UNSW's excellence in science, engineering and environmental sustainability has been recognised with the award of three prestigious Australian Laureate Fellowships - twenty per cent of the total awarded nationally.
Two of the fellowships will go to funding research into climate change and the third will focus on sustainable building systems. The recipients are Professor Matthew England, joint Director of the UNSW Climate Change Research Centre; Professor Chris Turney, a Professor of Physical Geography at the University of Exeter in the UK who will soon join UNSW, adding to the University's leading reputation for climate change research; and Professor Mark Bradford of UNSW's Faculty of Engineering.
The Australian Laureates Fellowship Scheme, administered by the Australian Research Council (ARC), is designed to attract and retain world-class researchers to key positions in Australia. Replacing the previous Federation Fellowships, the Laureates are Australia's most keenly sought fellowships, valued at up to $3.1m each over five years.
UNSW Deputy Vice-Chancellor (Research) Professor Les Field said the fellowships demonstrated the University's research leadership in the key areas of climate change adaptation and sustainable development.
"Our researchers are making advances in areas of vital importance to our future and furthering the outstanding record of Australian research in the international arena," Professor Field said.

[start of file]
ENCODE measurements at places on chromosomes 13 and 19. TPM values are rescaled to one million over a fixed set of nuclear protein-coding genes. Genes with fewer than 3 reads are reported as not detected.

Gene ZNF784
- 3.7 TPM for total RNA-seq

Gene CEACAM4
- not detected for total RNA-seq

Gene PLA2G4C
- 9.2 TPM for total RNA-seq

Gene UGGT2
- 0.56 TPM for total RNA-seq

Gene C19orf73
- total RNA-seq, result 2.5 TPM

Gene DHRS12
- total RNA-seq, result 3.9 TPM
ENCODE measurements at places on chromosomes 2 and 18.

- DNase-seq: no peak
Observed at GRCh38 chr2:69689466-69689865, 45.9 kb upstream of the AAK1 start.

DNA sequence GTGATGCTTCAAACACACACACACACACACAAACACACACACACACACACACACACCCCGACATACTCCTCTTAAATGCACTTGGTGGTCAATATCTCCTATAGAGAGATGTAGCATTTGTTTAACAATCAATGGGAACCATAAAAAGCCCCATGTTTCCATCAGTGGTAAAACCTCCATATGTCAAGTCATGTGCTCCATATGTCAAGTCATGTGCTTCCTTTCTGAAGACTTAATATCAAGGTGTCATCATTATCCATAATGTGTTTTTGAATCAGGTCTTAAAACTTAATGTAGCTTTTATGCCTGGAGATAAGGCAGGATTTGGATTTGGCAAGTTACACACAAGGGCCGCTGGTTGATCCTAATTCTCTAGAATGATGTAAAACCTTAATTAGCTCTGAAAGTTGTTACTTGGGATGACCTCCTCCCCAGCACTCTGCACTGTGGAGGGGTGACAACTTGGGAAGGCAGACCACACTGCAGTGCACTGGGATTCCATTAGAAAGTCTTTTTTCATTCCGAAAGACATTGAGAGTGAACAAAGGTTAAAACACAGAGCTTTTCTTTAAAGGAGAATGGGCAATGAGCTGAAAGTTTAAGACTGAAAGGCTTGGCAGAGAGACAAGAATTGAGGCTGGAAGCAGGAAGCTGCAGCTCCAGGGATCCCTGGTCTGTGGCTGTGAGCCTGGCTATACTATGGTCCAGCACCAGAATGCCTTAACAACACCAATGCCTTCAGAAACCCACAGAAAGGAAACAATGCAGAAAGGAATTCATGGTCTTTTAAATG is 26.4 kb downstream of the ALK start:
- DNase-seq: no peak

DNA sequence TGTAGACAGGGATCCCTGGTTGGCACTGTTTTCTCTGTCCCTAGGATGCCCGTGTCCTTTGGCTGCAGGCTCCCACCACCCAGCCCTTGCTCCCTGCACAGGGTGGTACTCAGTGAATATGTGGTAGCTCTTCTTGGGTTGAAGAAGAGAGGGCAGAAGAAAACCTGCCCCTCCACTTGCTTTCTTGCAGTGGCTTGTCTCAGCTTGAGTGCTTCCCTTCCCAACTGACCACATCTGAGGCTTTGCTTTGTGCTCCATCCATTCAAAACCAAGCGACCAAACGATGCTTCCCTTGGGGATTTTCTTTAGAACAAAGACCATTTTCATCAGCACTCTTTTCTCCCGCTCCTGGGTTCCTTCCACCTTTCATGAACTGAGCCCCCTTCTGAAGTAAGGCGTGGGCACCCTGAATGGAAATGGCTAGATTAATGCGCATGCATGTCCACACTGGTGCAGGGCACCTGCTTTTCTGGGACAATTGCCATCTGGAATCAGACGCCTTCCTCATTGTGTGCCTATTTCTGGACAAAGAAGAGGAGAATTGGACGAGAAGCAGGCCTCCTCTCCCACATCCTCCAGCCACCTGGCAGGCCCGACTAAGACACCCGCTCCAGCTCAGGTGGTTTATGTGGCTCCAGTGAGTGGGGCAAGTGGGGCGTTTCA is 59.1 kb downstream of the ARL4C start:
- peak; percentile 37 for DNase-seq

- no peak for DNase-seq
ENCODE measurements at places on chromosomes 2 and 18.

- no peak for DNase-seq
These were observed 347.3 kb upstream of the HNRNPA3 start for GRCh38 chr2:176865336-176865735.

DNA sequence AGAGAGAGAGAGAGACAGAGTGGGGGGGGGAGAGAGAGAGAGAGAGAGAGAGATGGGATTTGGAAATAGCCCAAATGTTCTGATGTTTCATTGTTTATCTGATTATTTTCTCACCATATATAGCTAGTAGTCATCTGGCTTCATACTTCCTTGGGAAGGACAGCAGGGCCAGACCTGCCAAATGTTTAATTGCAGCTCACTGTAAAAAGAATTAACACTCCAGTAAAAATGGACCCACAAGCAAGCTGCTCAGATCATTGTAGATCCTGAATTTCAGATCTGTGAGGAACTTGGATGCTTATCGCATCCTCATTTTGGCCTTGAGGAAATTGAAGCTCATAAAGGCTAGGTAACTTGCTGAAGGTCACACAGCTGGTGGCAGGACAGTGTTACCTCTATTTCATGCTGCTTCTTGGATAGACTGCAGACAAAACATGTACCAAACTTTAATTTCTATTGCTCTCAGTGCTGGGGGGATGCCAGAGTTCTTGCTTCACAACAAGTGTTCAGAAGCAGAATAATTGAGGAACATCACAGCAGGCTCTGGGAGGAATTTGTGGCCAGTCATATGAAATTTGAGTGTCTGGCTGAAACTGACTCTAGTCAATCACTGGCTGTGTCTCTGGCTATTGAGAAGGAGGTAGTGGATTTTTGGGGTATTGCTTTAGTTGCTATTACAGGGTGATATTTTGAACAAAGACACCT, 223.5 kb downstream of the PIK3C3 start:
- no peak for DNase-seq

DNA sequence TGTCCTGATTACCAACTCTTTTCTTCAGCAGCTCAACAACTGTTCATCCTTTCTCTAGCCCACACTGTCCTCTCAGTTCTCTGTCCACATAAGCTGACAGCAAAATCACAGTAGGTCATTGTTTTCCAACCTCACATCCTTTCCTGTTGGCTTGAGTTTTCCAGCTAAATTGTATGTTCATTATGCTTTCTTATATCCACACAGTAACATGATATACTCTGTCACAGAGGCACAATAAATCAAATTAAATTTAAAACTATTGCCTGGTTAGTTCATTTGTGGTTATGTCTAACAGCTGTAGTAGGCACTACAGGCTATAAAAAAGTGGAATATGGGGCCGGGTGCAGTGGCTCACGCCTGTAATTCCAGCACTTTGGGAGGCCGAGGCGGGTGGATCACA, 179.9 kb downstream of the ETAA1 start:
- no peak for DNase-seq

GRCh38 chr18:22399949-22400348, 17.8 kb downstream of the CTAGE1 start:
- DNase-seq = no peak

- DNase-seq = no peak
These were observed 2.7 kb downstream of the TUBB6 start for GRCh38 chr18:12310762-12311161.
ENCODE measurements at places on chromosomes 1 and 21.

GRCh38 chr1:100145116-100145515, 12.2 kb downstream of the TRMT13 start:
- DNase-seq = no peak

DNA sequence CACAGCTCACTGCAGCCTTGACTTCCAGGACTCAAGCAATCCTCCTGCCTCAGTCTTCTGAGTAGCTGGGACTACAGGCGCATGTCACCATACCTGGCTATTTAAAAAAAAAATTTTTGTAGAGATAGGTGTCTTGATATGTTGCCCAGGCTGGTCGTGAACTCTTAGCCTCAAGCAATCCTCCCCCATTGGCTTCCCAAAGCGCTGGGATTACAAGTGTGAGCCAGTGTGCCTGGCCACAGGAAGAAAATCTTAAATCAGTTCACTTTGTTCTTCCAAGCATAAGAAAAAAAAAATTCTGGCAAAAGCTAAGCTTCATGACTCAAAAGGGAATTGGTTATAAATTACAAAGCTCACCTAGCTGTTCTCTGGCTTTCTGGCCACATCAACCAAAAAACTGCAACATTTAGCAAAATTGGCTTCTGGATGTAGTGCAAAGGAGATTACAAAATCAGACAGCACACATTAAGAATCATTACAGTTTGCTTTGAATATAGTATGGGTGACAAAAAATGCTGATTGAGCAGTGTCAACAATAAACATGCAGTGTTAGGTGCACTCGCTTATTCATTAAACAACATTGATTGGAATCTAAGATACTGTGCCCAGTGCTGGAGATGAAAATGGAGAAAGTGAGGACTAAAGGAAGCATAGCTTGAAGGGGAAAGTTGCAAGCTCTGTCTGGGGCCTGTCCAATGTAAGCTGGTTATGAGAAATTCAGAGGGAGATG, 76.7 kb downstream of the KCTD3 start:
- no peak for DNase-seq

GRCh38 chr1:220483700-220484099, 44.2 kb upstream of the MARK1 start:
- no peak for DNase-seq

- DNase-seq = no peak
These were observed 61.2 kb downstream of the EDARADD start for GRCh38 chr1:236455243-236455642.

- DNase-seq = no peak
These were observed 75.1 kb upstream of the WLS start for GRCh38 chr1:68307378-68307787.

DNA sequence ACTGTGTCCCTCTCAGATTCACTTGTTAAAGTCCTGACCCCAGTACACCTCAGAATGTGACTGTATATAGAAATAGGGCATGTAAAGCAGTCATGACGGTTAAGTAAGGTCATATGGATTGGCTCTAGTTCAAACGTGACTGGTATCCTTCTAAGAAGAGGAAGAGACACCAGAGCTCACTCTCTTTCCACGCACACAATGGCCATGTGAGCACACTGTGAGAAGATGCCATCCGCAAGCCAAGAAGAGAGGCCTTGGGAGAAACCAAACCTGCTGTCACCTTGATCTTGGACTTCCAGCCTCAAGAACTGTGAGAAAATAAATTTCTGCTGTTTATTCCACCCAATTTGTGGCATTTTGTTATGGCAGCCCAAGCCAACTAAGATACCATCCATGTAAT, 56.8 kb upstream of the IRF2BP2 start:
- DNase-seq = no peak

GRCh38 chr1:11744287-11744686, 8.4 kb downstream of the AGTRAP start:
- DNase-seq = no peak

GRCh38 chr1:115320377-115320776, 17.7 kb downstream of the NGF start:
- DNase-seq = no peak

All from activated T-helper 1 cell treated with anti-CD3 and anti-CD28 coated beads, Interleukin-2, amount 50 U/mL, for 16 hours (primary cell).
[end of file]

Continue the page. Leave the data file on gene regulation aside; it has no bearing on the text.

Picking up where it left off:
"I also welcome Professor Turney to UNSW, where his knowledge and skill in climate science will add a new dimension to our world-class climate change research capabilities."
About UNSW's Laureates:
- Professor Matthew England, an ARC Federation Fellow, is an expert in the ocean's role in the global climate system, climate change and large-scale climate dynamics. His project aims to improve Australia's preparedness for climate change by better quantifying the risk that ocean warming will transform the continent's climate, rainfall, and sea levels, as well as the ocean's uptake of carbon and the global ocean circulation. This research will ultimately benefit sectors including agriculture, water management, fisheries and tourism.
- Professor Chris Turney researches past and future climates, how people respond to change, dating of natural archives, and recent human evolution and migration. He aims to use novel and innovative palaeodata and modelling approaches to quantify and understand the mechanisms and impacts of abrupt climate changes in the Australasian region and place these in a global context on sub-annual to decadal timescales. The outcomes of this project will enable an improved understanding of the mechanisms of both past and future abrupt climate change in Australia and globally.
- Professor Mark Bradford is a previous ARC Federation Fellow. His research interests in civil engineering include structures subjected to extreme actions; numerical methods; structural retrofit; design codes and dynamics and elasto-dynamic buckling. The aim of Professor Bradford's project will be to develop a "green" sustainable composite steel-concrete building frame system that reduces greenhouse gas emissions throughout the life-cycle of building construction, usage and deconstruction. The project will provide a solution to a major contemporary engineering challenge facing Australia.
The Australian Laureate Fellowships scheme provides $239 million over five years for up to 75 talented research leaders. The first cohort of 15 fellows was announced on 22 June 2009, with two of these inaugural fellowships going to UNSW academics - Professor George Williams of the Faculty of Law, and Professor Richard Bryant of the School of Psychology.
Media contact: UNSW Director of Communications, Judy Brookman | 02 9385 3249 | 0421 061 251 | firstname.lastname@example.org